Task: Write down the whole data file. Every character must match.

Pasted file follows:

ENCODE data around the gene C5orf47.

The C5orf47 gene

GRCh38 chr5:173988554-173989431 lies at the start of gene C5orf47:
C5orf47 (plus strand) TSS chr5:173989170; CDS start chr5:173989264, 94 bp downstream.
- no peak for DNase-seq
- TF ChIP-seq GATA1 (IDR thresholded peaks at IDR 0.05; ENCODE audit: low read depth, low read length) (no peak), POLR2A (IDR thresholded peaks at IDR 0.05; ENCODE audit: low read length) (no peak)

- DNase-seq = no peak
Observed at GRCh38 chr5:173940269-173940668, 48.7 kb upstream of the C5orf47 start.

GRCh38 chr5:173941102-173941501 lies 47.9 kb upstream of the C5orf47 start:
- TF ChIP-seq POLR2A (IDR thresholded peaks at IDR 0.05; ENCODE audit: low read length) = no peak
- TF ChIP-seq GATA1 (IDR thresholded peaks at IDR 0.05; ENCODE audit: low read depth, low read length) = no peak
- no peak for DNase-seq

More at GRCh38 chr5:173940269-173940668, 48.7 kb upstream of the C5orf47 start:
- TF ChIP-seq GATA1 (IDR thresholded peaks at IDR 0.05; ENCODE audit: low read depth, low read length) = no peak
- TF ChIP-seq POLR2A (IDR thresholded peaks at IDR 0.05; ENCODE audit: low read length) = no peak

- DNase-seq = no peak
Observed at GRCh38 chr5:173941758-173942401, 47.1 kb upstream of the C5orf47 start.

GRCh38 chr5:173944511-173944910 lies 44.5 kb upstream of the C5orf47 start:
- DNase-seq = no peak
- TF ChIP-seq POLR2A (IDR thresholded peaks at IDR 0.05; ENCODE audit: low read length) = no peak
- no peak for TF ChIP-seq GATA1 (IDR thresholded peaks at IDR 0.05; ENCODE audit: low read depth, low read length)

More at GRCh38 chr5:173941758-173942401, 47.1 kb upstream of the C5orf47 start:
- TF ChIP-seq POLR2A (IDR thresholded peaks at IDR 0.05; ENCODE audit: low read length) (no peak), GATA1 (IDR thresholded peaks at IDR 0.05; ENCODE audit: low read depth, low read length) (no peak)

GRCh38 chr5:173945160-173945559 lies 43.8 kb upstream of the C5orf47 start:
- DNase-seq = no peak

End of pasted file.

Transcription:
ENCODE data around the gene C5orf47.

The C5orf47 gene

GRCh38 chr5:173988554-173989431 lies at the start of gene C5orf47:
C5orf47 (plus strand) TSS chr5:173989170; CDS start chr5:173989264, 94 bp downstream.
- no peak for DNase-seq
- TF ChIP-seq GATA1 (IDR thresholded peaks at IDR 0.05; ENCODE audit: low read depth, low read length) (no peak), POLR2A (IDR thresholded peaks at IDR 0.05; ENCODE audit: low read length) (no peak)

- DNase-seq = no peak
Observed at GRCh38 chr5:173940269-173940668, 48.7 kb upstream of the C5orf47 start.

GRCh38 chr5:173941102-173941501 lies 47.9 kb upstream of the C5orf47 start:
- TF ChIP-seq POLR2A (IDR thresholded peaks at IDR 0.05; ENCODE audit: low read length) = no peak
- TF ChIP-seq GATA1 (IDR thresholded peaks at IDR 0.05; ENCODE audit: low read depth, low read length) = no peak
- no peak for DNase-seq

More at GRCh38 chr5:173940269-173940668, 48.7 kb upstream of the C5orf47 start:
- TF ChIP-seq GATA1 (IDR thresholded peaks at IDR 0.05; ENCODE audit: low read depth, low read length) = no peak
- TF ChIP-seq POLR2A (IDR thresholded peaks at IDR 0.05; ENCODE audit: low read length) = no peak

- DNase-seq = no peak
Observed at GRCh38 chr5:173941758-173942401, 47.1 kb upstream of the C5orf47 start.

GRCh38 chr5:173944511-173944910 lies 44.5 kb upstream of the C5orf47 start:
- DNase-seq = no peak
- TF ChIP-seq POLR2A (IDR thresholded peaks at IDR 0.05; ENCODE audit: low read length) = no peak
- no peak for TF ChIP-seq GATA1 (IDR thresholded peaks at IDR 0.05; ENCODE audit: low read depth, low read length)

More at GRCh38 chr5:173941758-173942401, 47.1 kb upstream of the C5orf47 start:
- TF ChIP-seq POLR2A (IDR thresholded peaks at IDR 0.05; ENCODE audit: low read length) (no peak), GATA1 (IDR thresholded peaks at IDR 0.05; ENCODE audit: low read depth, low read length) (no peak)

GRCh38 chr5:173945160-173945559 lies 43.8 kb upstream of the C5orf47 start:
- DNase-seq = no peak